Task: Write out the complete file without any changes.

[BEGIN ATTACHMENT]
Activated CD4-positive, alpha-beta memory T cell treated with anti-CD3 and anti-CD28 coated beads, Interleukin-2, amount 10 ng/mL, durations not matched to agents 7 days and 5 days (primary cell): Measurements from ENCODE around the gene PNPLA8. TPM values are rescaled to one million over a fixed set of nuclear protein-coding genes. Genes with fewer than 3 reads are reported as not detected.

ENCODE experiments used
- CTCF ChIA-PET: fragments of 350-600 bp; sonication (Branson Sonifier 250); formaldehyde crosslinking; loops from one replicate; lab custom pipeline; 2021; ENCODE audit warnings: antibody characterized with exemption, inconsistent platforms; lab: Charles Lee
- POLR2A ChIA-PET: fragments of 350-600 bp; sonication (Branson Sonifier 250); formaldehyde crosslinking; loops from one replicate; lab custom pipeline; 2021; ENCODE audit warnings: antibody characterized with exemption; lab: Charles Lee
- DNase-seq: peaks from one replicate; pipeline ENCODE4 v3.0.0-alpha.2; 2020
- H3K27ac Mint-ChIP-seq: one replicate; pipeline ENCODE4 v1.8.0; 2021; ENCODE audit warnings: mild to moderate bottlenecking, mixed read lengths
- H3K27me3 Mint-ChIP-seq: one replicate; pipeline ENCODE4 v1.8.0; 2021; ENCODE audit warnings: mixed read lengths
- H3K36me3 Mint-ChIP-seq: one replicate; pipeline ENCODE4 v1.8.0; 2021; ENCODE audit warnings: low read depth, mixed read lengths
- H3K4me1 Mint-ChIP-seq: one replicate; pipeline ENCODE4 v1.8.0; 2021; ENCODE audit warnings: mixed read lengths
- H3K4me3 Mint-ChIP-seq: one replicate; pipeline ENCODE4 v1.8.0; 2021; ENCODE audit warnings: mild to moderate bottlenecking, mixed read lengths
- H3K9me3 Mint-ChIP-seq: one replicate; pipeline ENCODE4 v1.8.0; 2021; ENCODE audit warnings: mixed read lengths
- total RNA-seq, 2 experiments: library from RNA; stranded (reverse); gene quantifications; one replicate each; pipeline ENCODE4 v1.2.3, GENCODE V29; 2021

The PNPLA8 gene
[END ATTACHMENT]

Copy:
Activated CD4-positive, alpha-beta memory T cell treated with anti-CD3 and anti-CD28 coated beads, Interleukin-2, amount 10 ng/mL, durations not matched to agents 7 days and 5 days (primary cell): Measurements from ENCODE around the gene PNPLA8. TPM values are rescaled to one million over a fixed set of nuclear protein-coding genes. Genes with fewer than 3 reads are reported as not detected.

ENCODE experiments used
- CTCF ChIA-PET: fragments of 350-600 bp; sonication (Branson Sonifier 250); formaldehyde crosslinking; loops from one replicate; lab custom pipeline; 2021; ENCODE audit warnings: antibody characterized with exemption, inconsistent platforms; lab: Charles Lee
- POLR2A ChIA-PET: fragments of 350-600 bp; sonication (Branson Sonifier 250); formaldehyde crosslinking; loops from one replicate; lab custom pipeline; 2021; ENCODE audit warnings: antibody characterized with exemption; lab: Charles Lee
- DNase-seq: peaks from one replicate; pipeline ENCODE4 v3.0.0-alpha.2; 2020
- H3K27ac Mint-ChIP-seq: one replicate; pipeline ENCODE4 v1.8.0; 2021; ENCODE audit warnings: mild to moderate bottlenecking, mixed read lengths
- H3K27me3 Mint-ChIP-seq: one replicate; pipeline ENCODE4 v1.8.0; 2021; ENCODE audit warnings: mixed read lengths
- H3K36me3 Mint-ChIP-seq: one replicate; pipeline ENCODE4 v1.8.0; 2021; ENCODE audit warnings: low read depth, mixed read lengths
- H3K4me1 Mint-ChIP-seq: one replicate; pipeline ENCODE4 v1.8.0; 2021; ENCODE audit warnings: mixed read lengths
- H3K4me3 Mint-ChIP-seq: one replicate; pipeline ENCODE4 v1.8.0; 2021; ENCODE audit warnings: mild to moderate bottlenecking, mixed read lengths
- H3K9me3 Mint-ChIP-seq: one replicate; pipeline ENCODE4 v1.8.0; 2021; ENCODE audit warnings: mixed read lengths
- total RNA-seq, 2 experiments: library from RNA; stranded (reverse); gene quantifications; one replicate each; pipeline ENCODE4 v1.2.3, GENCODE V29; 2021

The PNPLA8 gene